It’s one of the most-read Today’s Christian Woman articles of all time. No, it’s not written by a famous person. No, it’s not about a stunning cultural event. And no, it’s not about sex.
It’s simply a story of hope and healing.
“The List That Saved My Marriage” by Becky Zerbe was first published in 2005 in Marriage Partnership (a Christianity Today publication at the time). Later that same year, Becky and her husband were tragically killed in a car accident. Yet the story of God’s powerful work in their marriage continues to impact hundreds of thousands of lives more than a decade later.
What is it that’s so compelling about Becky’s story?
Becky had reached the end of her rope. She was at rock bottom and had decided to leave her husband. I think many readers can relate to her deep hurts and frustrations—even readers who’ve never had a rock-bottom moment as painful as Becky’s. Every wife or husband knows that marital struggles can be very hard and can feel hopeless. This degree of hurt and struggle can happen in any marriage—yes, even Christian ones.
In her article Becky describes arriving at her parents’ home, suitcase in hand and child in tow, ready to move in. Becky had her reasons for leaving her husband, and her mom knew it.
Yet Becky’s mom gave her a paper and a pen, and asked her to do something.
I don’t want to give away what happened next. You’ll need to read the article yourself! But suffice it to say that Becky walked through deep spiritual conviction and came out on the other side with hope.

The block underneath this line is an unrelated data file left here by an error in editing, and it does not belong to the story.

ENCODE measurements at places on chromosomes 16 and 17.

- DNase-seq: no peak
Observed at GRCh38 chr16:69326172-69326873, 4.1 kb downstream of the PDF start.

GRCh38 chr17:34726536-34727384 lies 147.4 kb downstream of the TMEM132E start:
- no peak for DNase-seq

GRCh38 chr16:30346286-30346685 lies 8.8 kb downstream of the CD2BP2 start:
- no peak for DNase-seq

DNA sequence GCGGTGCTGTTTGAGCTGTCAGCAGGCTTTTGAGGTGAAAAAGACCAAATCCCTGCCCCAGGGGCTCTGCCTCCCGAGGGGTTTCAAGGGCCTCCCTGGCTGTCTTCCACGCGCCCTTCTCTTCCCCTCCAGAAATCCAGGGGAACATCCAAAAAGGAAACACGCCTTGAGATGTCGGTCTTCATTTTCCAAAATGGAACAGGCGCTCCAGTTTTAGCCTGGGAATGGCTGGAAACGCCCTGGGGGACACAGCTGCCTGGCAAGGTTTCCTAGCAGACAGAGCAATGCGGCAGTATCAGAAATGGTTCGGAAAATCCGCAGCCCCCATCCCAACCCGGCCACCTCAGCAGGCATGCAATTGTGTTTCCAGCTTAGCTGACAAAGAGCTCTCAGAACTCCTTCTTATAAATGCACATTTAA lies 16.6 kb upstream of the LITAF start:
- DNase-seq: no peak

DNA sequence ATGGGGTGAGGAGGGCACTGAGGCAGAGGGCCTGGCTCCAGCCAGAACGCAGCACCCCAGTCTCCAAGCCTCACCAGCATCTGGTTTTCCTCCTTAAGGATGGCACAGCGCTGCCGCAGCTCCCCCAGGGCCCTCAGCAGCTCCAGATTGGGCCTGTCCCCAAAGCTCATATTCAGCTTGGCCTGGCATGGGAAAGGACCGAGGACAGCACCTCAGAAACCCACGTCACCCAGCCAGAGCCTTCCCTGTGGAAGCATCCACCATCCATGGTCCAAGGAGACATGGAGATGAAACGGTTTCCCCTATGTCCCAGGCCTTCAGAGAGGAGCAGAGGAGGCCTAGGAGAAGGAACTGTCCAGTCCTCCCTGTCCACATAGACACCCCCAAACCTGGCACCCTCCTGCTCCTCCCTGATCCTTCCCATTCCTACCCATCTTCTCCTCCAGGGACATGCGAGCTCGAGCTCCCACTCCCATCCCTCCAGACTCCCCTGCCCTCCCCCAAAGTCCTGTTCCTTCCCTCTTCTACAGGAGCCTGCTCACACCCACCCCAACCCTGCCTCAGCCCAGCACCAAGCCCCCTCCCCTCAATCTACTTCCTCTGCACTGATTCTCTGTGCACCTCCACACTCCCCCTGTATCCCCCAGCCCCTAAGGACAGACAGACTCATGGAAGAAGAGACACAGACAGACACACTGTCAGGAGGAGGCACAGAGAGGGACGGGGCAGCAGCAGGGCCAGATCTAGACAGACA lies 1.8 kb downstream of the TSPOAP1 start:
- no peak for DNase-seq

Many of our most popular articles share a common thread: They tell stories of marriages at or even past the breaking point that somehow, despite all odds, experience healing. Along with Becky’s article, we see this same thread in Ruth’s story, in Jill’s, and in Jeannie’s. Why do so many of us resonate with these stories? What is it that still brings thousands upon thousands of readers into that kitchen conversation between Becky and her mom?
I think it’s because so many of us have faced heartache. So many of us have wanted to give up. And I think it’s because, despite the darkest of circumstances, we are yet people of hope. We serve a God of resurrection! We follow the one who said to Lazarus, “Come forth!” and who told Jairus’s daughter, “Arise.” When it comes to hurting or damaged marriages, we long to see that glimmer of hope that reminds us that Jesus, the resurrected one, is still in the business of doing miracles. Even a marriage that seems beyond all hope is not beyond the scope of God’s healing love.
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